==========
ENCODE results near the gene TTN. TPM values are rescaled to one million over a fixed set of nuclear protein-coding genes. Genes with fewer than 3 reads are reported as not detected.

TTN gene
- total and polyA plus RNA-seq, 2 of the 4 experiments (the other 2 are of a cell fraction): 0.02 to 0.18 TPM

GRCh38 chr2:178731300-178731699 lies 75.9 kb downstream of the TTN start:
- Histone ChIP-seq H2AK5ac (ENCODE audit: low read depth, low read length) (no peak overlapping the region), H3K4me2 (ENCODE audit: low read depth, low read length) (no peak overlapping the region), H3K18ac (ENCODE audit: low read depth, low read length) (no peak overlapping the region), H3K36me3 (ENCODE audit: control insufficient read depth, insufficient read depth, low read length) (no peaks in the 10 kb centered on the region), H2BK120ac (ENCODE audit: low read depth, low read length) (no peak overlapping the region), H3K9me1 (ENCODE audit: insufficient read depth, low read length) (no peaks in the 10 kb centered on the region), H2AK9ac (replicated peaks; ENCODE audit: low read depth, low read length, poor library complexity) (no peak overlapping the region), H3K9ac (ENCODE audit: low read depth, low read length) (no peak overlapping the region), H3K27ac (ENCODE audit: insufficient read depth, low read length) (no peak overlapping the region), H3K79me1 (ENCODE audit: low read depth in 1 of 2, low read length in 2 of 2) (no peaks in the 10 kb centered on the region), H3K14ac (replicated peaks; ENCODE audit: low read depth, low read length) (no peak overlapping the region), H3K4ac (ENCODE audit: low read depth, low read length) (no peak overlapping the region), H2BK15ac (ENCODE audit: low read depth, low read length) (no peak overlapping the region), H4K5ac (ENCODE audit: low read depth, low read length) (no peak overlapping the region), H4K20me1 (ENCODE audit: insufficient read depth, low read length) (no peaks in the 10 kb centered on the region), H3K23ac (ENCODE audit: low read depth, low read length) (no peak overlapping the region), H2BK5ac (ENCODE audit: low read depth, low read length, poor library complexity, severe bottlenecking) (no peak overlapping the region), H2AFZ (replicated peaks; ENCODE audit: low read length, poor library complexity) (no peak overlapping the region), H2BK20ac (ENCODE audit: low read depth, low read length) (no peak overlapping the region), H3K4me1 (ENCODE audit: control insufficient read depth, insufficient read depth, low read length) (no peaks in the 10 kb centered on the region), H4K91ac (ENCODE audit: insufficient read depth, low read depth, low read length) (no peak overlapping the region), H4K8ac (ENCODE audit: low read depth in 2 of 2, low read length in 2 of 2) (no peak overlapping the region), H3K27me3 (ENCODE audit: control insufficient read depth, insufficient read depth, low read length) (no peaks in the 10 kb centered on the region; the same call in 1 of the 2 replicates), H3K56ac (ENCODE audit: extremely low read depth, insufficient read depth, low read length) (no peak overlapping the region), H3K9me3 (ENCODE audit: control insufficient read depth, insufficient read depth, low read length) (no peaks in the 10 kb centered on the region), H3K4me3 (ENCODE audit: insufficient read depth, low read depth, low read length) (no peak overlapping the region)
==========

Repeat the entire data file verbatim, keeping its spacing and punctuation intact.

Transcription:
ENCODE results near the gene TTN. TPM values are rescaled to one million over a fixed set of nuclear protein-coding genes. Genes with fewer than 3 reads are reported as not detected.

TTN gene
- total and polyA plus RNA-seq, 2 of the 4 experiments (the other 2 are of a cell fraction): 0.02 to 0.18 TPM

GRCh38 chr2:178731300-178731699 lies 75.9 kb downstream of the TTN start:
- Histone ChIP-seq H2AK5ac (ENCODE audit: low read depth, low read length) (no peak overlapping the region), H3K4me2 (ENCODE audit: low read depth, low read length) (no peak overlapping the region), H3K18ac (ENCODE audit: low read depth, low read length) (no peak overlapping the region), H3K36me3 (ENCODE audit: control insufficient read depth, insufficient read depth, low read length) (no peaks in the 10 kb centered on the region), H2BK120ac (ENCODE audit: low read depth, low read length) (no peak overlapping the region), H3K9me1 (ENCODE audit: insufficient read depth, low read length) (no peaks in the 10 kb centered on the region), H2AK9ac (replicated peaks; ENCODE audit: low read depth, low read length, poor library complexity) (no peak overlapping the region), H3K9ac (ENCODE audit: low read depth, low read length) (no peak overlapping the region), H3K27ac (ENCODE audit: insufficient read depth, low read length) (no peak overlapping the region), H3K79me1 (ENCODE audit: low read depth in 1 of 2, low read length in 2 of 2) (no peaks in the 10 kb centered on the region), H3K14ac (replicated peaks; ENCODE audit: low read depth, low read length) (no peak overlapping the region), H3K4ac (ENCODE audit: low read depth, low read length) (no peak overlapping the region), H2BK15ac (ENCODE audit: low read depth, low read length) (no peak overlapping the region), H4K5ac (ENCODE audit: low read depth, low read length) (no peak overlapping the region), H4K20me1 (ENCODE audit: insufficient read depth, low read length) (no peaks in the 10 kb centered on the region), H3K23ac (ENCODE audit: low read depth, low read length) (no peak overlapping the region), H2BK5ac (ENCODE audit: low read depth, low read length, poor library complexity, severe bottlenecking) (no peak overlapping the region), H2AFZ (replicated peaks; ENCODE audit: low read length, poor library complexity) (no peak overlapping the region), H2BK20ac (ENCODE audit: low read depth, low read length) (no peak overlapping the region), H3K4me1 (ENCODE audit: control insufficient read depth, insufficient read depth, low read length) (no peaks in the 10 kb centered on the region), H4K91ac (ENCODE audit: insufficient read depth, low read depth, low read length) (no peak overlapping the region), H4K8ac (ENCODE audit: low read depth in 2 of 2, low read length in 2 of 2) (no peak overlapping the region), H3K27me3 (ENCODE audit: control insufficient read depth, insufficient read depth, low read length) (no peaks in the 10 kb centered on the region; the same call in 1 of the 2 replicates), H3K56ac (ENCODE audit: extremely low read depth, insufficient read depth, low read length) (no peak overlapping the region), H3K9me3 (ENCODE audit: control insufficient read depth, insufficient read depth, low read length) (no peaks in the 10 kb centered on the region), H3K4me3 (ENCODE audit: insufficient read depth, low read depth, low read length) (no peak overlapping the region)